For especially timid or chronically busy students, the concept of dating-on-the-go may be especially enticing. With the power to control communications, anonymity, and the exchange of information, courting via mobile app becomes a rather empowering and pleasant alternative to awkwardly asking an attractive stranger on a date—or at least a less conspicuous way of finding a casual relationship.
The inspiration for starting a Tinder or Grindr account doesn’t have to be based solely on sexual desires. As the Director of the LGBT Center Dr. Nino Testa stated in an interview with the Tufts Observer, “It’s a fantasy to say that a person will have some sort of uniform desire with which they approach the app every time. You might be on it and see something that sparks a particular kind of response, and other times, you don’t want that. It depends on who you’re talking to and what kind of erotic, or romantic, or intellectual, or social moment or scene is created.”
So, while one person may be looking for a one-night stand, another may be hoping to meet his or her soul mate; many profiles include the phrase “No hookups” in their bios. Some of these people have proven successful, as shown by people who eventually become one of the 1,000+ engaged couples that Tinder claims. Their success confirms that common stigmas facing dating apps are never entirely correct.
In fact, these apps even exceed establishing individual relationships, going so far as to affect entire demographics. According to a poll conducted by Grindr last June, 18 percent of Grindr users are not openly gay, and of those users, another 6 percent do not intend on ever revealing that fact. In this sense, the anonymity of Grindr and Tinder allow people to fulfill certain romantic and sexual needs and, by extension, identify themselves in a way they otherwise would not have. It allows those in countries like Uganda and Iran (where Grindr has a substantial user base)—or other environments where anti-gay sentiments oppress LGBT communities—to form and maintain identities unsullied and uncensored by the provincial concepts of anti-gay institutions.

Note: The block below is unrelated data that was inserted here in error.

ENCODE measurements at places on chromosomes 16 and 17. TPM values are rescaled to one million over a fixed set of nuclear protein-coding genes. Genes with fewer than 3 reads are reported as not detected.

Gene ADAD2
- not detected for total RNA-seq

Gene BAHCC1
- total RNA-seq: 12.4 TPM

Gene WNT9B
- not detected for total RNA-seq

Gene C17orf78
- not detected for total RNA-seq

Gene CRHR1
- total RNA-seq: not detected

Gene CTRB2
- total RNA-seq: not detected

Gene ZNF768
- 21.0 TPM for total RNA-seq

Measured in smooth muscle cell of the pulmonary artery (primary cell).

Thus, Grindr and Tinder have the power to engender solidarity and strength within one community, encourage relationships in another, and provide lookbooks for sex in others. This challenges stigmas and highlights an interesting dichotomy vis-à-vis our virtual and actual identities.
At first glance, it seems as if Tinder and Grindr limit actual identities, and that the virtual identities presented in the two apps are largely fabricated, but that isn’t necessarily all that bad. On the flip side, as seen in communities where identities are limited and even oppressed, one’s virtual identity suddenly gains the power to rectify these injustices by becoming more outspoken than one’s actual identity.
Despite skepticism and criticism, Tinder and Grindr are here to stay, and will only continue to redefine the means of finding love in a world where our identities are under constant reconstruction.